Imagine a government figure that rules with an iron fist, torturing, imprisoning or executing anyone who dares to challenge the status quo. A government that imposes taxes on childless couples, embezzles millions and introduces such harsh austerity measures that a trip to the shop for basic food supplies is an all-day event. Fuel shortages are the norm, and limited heating and lighting make for harsh daily life, especially in the depths of winter. Life under Ceaușescu in Romania in the 1980s was brutal. Whilst he and his family splurged on gourmet foods and excessive luxury, an estimated 15,000 people a year died from starvation (Source: CS Monitor). Despite rations, intolerable hardship and crippling foreign debt Ceaușescu’s lust for power and prestige drove him to put in place plans to deliver one of the largest administrative buildings in the world. Finished in 2004, by 2020, Ceaușescu’s Palace of Parliament was valued at €4 billion and is the most expensive administrative building in the world. ‘The cost of heating, electricity, and lighting alone exceeds $6 million per year, comparable to the total cost of powering a medium-sized city’ (Source: National Geographic).
The Palace today serves as a poignant reminder of the ill-considered projects that drove the country into economic meltdown. If you visit Bucharest, it is possible for you to visit Ceaușescu’s Palace of Parliament and witness the megalomania of the man forever symbolised by this magnificent building. I urge you not to miss out on this fascinating tour.
The Cold War and Ceaușescu’s Palace of Parliament
As a child of the 80s, Cold War rhetoric was a constant reminder of the enemy. Tensions between the West and the Soviet Union meant that the spectre of conflict with the East was ever present. The line between East and West was clearly delineated. The Iron Curtain, an invisible (political) line between democracy in the West and communism in the East, symbolised a battle of ideologies.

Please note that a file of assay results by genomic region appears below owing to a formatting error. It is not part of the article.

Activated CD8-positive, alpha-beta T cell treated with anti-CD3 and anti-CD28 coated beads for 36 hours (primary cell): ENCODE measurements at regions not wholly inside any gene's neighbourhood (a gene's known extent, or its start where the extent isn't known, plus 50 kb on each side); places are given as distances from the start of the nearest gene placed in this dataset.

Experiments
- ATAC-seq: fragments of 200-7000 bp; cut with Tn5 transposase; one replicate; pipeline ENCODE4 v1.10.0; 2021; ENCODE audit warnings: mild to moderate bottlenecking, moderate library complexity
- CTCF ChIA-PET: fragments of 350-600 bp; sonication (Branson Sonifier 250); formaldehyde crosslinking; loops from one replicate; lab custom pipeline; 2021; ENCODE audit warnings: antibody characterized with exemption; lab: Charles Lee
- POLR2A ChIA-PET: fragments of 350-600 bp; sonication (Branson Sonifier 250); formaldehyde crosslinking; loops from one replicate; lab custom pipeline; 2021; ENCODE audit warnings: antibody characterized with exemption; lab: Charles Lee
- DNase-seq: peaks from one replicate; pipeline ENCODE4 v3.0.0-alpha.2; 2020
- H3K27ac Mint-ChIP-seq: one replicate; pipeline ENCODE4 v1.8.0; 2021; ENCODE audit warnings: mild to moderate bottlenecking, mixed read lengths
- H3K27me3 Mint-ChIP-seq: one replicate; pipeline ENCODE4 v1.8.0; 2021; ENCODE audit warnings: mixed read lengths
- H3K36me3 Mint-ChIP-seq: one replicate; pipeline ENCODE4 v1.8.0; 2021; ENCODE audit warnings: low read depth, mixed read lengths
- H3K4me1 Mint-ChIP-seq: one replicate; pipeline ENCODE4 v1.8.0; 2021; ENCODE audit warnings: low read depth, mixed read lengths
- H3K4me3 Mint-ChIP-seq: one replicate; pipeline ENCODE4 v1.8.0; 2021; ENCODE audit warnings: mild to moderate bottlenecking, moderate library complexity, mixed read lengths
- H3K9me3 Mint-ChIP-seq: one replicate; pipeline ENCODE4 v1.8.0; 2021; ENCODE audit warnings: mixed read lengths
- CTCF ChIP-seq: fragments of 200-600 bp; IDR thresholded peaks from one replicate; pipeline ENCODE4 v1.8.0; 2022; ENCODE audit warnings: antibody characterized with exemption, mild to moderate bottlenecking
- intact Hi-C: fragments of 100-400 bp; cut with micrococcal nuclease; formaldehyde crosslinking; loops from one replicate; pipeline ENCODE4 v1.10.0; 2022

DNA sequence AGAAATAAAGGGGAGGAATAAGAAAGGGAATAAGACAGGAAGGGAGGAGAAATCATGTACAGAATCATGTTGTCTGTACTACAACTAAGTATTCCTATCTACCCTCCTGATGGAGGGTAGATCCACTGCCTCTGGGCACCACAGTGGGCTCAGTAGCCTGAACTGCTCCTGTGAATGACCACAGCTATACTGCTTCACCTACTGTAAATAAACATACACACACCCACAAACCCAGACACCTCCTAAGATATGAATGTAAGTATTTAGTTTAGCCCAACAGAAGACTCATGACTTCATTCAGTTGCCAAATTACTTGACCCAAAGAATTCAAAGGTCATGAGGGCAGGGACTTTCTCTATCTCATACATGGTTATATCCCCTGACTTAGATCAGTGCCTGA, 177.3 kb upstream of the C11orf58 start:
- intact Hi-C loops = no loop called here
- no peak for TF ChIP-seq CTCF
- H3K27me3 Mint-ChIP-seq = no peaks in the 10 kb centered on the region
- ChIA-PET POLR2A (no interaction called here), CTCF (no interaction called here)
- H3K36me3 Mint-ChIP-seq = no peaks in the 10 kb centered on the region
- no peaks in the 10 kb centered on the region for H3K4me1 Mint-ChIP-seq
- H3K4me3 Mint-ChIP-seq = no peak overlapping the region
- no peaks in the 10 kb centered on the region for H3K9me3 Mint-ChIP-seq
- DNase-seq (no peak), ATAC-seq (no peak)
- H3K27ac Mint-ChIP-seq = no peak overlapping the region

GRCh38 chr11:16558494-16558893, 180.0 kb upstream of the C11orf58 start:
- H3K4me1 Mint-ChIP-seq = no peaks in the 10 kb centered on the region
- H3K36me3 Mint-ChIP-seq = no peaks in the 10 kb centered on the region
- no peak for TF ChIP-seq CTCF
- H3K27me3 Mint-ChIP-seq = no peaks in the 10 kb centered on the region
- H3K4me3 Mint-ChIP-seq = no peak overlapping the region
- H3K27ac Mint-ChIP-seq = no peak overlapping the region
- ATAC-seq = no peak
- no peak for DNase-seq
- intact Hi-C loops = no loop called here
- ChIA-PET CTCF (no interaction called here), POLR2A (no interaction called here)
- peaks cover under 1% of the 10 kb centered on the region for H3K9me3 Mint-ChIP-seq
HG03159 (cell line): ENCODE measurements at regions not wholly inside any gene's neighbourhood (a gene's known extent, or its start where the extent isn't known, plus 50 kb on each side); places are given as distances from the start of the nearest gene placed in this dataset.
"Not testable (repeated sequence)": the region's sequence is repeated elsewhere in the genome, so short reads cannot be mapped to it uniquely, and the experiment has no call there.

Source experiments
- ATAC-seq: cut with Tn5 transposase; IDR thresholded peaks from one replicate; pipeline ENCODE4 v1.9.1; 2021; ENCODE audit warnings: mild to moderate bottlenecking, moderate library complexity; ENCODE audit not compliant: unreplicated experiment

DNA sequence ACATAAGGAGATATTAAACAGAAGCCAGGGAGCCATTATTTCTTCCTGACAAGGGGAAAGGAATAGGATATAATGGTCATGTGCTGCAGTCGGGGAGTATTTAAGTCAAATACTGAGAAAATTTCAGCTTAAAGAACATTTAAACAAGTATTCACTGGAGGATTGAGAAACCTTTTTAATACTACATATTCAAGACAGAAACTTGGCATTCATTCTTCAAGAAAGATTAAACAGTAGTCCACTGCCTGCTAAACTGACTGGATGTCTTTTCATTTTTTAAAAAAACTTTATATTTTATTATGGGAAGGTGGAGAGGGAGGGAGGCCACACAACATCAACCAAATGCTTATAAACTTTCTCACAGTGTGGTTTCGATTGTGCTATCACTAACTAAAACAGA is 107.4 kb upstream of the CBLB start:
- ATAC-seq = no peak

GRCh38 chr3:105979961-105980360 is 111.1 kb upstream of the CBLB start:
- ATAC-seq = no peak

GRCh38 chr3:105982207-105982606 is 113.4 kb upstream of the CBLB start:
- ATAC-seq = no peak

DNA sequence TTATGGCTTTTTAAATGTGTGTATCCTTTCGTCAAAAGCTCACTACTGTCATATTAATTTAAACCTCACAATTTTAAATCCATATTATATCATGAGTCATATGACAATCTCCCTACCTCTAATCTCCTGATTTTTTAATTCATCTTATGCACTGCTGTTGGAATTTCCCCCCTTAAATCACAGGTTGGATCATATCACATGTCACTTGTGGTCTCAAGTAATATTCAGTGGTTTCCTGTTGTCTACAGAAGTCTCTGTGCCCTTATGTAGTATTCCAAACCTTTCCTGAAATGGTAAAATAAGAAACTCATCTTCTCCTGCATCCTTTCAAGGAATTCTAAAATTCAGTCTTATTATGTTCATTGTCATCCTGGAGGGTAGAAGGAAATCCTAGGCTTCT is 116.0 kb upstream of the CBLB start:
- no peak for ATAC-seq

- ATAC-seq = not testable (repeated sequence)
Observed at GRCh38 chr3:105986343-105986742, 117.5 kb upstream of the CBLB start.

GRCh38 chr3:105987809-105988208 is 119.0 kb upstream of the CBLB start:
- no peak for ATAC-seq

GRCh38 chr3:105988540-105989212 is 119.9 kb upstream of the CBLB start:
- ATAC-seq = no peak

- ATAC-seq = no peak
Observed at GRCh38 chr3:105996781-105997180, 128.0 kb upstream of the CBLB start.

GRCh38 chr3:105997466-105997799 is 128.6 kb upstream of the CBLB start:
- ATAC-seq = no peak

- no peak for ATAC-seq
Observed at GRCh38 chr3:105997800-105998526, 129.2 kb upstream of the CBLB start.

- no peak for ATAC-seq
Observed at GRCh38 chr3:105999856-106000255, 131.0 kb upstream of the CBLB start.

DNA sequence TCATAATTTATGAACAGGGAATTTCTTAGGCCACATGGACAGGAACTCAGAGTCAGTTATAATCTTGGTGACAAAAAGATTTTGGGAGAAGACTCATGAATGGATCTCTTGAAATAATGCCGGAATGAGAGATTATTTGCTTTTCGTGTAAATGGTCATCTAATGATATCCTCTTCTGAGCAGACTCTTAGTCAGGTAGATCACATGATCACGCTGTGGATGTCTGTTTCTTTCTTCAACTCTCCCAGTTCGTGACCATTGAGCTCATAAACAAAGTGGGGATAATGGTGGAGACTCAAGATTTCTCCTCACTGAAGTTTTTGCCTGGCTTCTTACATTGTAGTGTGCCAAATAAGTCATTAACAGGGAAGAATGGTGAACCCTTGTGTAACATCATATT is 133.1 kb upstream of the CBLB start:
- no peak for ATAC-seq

As a naïve sixteen-year-old, I watched as families tore the bricks from the Berlin war. Tears streamed down their faces as they reunited with family members from whom they had been forcibly separated almost 30 years before. I watched as the young and educated initiated uprisings in cities across Czechoslovakia, Hungary, Poland and Romania. The autocratic power structures of the time eventually toppling like dominoes. Tales of human horror, resilience and endurance were a source of fascination for me which is why I’m super excited today to be visiting Ceaușescu’s Palace of Parliament in Bucharest.
Just the fact that it is possible to visit the Palace is a stroke of luck. At the time of Ceaușescu’s death, little progress had been made on the building and its fate was in the balance. Astonishingly it would have cost more to demolish than to finish so the government forged ahead with completing the masterpiece. City officials struggled to decide the building’s purpose and considered various uses, including a casino and a shopping mall. Today however it is the home to parliament and many administrative buildings along with corporate meeting spaces and entertaining venues.
Tickets for Ceaușescu’s Palace of Parliament
Romania is today a fully functioning democracy, a member of NATO and of the European Union. Visitors will struggle to see signs that this was once one of the most brutally oppressive regimes in the world. However, look closely and you will find relics of the old communist era. Archaic systems, pointless bureaucracy, meaningless job roles and a lack of efficiency are a reminder that the uprisings of 1989 are not so long ago. A trip to Ceaușescu’s Palace of Parliament is stark evidence of this lack of progress. Unless you are part of a group, in which case you can book online, you cannot book face value tickets online. You can book skip the line tickets with Get Your Guide but these tickets cost £13.53 instead of £8. However the extra cost may be worthwhile to avoid the torturous process we endured.
If you do not book skip the line tickets you must book by phone and this is only possible in the 24 hours before the tour. It is not a good idea to simply turn up as many tours to Ceaușescu’s Palace of Parliament fill quickly. I recommend that you ask your hotel to make the reservation or book skip the line tickets if you wish to avoid disappointment.